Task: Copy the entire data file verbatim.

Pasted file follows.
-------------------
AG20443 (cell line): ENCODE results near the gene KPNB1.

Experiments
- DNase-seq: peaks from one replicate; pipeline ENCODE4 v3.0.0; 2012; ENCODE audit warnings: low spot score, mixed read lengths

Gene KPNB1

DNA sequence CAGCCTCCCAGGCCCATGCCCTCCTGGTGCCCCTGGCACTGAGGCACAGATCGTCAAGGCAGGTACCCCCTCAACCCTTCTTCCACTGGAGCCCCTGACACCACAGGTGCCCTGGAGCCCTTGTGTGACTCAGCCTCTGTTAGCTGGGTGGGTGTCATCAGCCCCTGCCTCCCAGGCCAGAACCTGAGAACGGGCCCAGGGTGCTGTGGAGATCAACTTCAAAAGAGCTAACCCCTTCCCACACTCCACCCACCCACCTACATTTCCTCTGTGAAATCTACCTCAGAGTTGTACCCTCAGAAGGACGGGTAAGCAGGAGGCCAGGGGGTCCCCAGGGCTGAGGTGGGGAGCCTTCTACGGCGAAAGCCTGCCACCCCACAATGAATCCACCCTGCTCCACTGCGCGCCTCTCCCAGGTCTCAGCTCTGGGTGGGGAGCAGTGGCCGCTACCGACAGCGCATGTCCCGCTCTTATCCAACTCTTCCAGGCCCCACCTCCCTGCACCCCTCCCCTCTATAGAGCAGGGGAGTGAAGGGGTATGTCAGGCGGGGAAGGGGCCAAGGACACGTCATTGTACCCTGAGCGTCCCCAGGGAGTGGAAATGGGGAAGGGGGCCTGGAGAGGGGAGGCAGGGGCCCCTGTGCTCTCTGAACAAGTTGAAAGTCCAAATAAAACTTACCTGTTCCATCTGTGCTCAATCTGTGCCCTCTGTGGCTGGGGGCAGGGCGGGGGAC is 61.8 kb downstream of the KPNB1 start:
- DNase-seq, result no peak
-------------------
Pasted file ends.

AG20443 (cell line): ENCODE results near the gene KPNB1.

Experiments
- DNase-seq: peaks from one replicate; pipeline ENCODE4 v3.0.0; 2012; ENCODE audit warnings: low spot score, mixed read lengths

Gene KPNB1

DNA sequence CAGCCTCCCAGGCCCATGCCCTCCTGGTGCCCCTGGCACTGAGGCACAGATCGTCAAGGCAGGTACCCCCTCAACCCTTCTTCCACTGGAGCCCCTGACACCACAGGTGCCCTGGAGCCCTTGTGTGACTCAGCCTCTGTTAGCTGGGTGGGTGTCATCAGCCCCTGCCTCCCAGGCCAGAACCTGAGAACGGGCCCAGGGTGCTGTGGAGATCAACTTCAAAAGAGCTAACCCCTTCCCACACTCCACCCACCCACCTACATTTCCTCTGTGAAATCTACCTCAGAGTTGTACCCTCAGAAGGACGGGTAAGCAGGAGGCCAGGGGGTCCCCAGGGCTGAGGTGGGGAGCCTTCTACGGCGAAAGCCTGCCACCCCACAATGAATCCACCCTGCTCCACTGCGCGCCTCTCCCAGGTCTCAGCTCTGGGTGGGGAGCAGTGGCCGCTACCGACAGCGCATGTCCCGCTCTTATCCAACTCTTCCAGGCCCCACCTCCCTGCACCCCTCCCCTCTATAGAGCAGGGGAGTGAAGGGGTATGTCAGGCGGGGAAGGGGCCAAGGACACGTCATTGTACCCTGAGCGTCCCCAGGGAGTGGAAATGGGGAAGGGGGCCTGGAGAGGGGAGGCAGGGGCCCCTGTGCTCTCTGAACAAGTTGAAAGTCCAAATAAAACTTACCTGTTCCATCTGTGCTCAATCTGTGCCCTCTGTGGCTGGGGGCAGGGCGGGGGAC is 61.8 kb downstream of the KPNB1 start:
- DNase-seq, result no peak